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MATLAB: An Introduction with Applications 5th Edition - Solutions by Chapter

Full solutions for MATLAB: An Introduction with Applications | 5th Edition

ISBN: 9781118629864

MATLAB: An Introduction with Applications | 5th Edition - Solutions by Chapter

This expansive textbook survival guide covers the following chapters: 11. The full step-by-step solution to problem in MATLAB: An Introduction with Applications were answered by , our top Math solution expert on 03/15/18, 06:08PM. MATLAB: An Introduction with Applications was written by and is associated to the ISBN: 9781118629864. This textbook survival guide was created for the textbook: MATLAB: An Introduction with Applications, edition: 5. Since problems from 11 chapters in MATLAB: An Introduction with Applications have been answered, more than 2256 students have viewed full step-by-step answer.

Key Math Terms and definitions covered in this textbook
  • Associative Law (AB)C = A(BC).

    Parentheses can be removed to leave ABC.

  • Cofactor Cij.

    Remove row i and column j; multiply the determinant by (-I)i + j •

  • Conjugate Gradient Method.

    A sequence of steps (end of Chapter 9) to solve positive definite Ax = b by minimizing !x T Ax - x Tb over growing Krylov subspaces.

  • Echelon matrix U.

    The first nonzero entry (the pivot) in each row comes in a later column than the pivot in the previous row. All zero rows come last.

  • Fibonacci numbers

    0,1,1,2,3,5, ... satisfy Fn = Fn-l + Fn- 2 = (A7 -A~)I()q -A2). Growth rate Al = (1 + .J5) 12 is the largest eigenvalue of the Fibonacci matrix [ } A].

  • Fundamental Theorem.

    The nullspace N (A) and row space C (AT) are orthogonal complements in Rn(perpendicular from Ax = 0 with dimensions rand n - r). Applied to AT, the column space C(A) is the orthogonal complement of N(AT) in Rm.

  • Hermitian matrix A H = AT = A.

    Complex analog a j i = aU of a symmetric matrix.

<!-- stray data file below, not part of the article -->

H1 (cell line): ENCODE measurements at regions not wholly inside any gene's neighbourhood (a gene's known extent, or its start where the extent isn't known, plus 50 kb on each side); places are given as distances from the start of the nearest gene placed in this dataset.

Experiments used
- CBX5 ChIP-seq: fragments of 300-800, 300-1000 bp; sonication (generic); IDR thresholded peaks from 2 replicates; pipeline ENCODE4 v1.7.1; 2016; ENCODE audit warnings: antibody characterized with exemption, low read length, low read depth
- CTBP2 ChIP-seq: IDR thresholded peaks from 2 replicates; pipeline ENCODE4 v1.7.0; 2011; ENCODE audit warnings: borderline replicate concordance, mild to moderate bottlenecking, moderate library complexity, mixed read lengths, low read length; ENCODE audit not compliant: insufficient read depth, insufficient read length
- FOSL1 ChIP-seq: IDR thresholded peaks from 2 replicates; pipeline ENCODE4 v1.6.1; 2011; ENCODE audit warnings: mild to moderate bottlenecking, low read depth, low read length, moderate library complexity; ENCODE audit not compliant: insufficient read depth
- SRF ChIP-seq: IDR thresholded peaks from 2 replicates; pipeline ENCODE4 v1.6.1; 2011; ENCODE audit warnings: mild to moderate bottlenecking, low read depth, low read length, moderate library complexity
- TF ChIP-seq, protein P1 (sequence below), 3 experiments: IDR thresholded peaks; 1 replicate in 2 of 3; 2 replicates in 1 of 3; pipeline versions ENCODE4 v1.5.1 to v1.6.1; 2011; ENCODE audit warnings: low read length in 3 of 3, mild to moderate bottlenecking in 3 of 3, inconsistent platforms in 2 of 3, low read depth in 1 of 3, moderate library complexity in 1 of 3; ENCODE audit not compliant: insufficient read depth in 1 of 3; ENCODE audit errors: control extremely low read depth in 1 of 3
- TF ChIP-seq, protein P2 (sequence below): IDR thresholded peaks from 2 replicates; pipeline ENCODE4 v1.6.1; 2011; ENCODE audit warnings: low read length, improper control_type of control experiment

• Jordan form 1 = M- 1 AM.

    If A has s independent eigenvectors, its "generalized" eigenvector matrix M gives 1 = diag(lt, ... , 1s). The block his Akh +Nk where Nk has 1 's on diagonall. Each block has one eigenvalue Ak and one eigenvector.

  • Multiplier eij.

    The pivot row j is multiplied by eij and subtracted from row i to eliminate the i, j entry: eij = (entry to eliminate) / (jth pivot).

  • Network.

    A directed graph that has constants Cl, ... , Cm associated with the edges.

  • Orthogonal matrix Q.

    Square matrix with orthonormal columns, so QT = Q-l. Preserves length and angles, IIQxll = IIxll and (QX)T(Qy) = xTy. AlllAI = 1, with orthogonal eigenvectors. Examples: Rotation, reflection, permutation.

  • Plane (or hyperplane) in Rn.

    Vectors x with aT x = O. Plane is perpendicular to a =1= O.

  • Positive definite matrix A.

    Symmetric matrix with positive eigenvalues and positive pivots. Definition: x T Ax > 0 unless x = O. Then A = LDLT with diag(D» O.

  • Row space C (AT) = all combinations of rows of A.

    Column vectors by convention.

  • Solvable system Ax = b.

    The right side b is in the column space of A.

  • Standard basis for Rn.

    Columns of n by n identity matrix (written i ,j ,k in R3).

  • Symmetric factorizations A = LDLT and A = QAQT.

    Signs in A = signs in D.

  • Transpose matrix AT.

    Entries AL = Ajj. AT is n by In, AT A is square, symmetric, positive semidefinite. The transposes of AB and A-I are BT AT and (AT)-I.

  • Triangle inequality II u + v II < II u II + II v II.

    For matrix norms II A + B II < II A II + II B II·

  • Tridiagonal matrix T: tij = 0 if Ii - j I > 1.

    T- 1 has rank 1 above and below diagonal.

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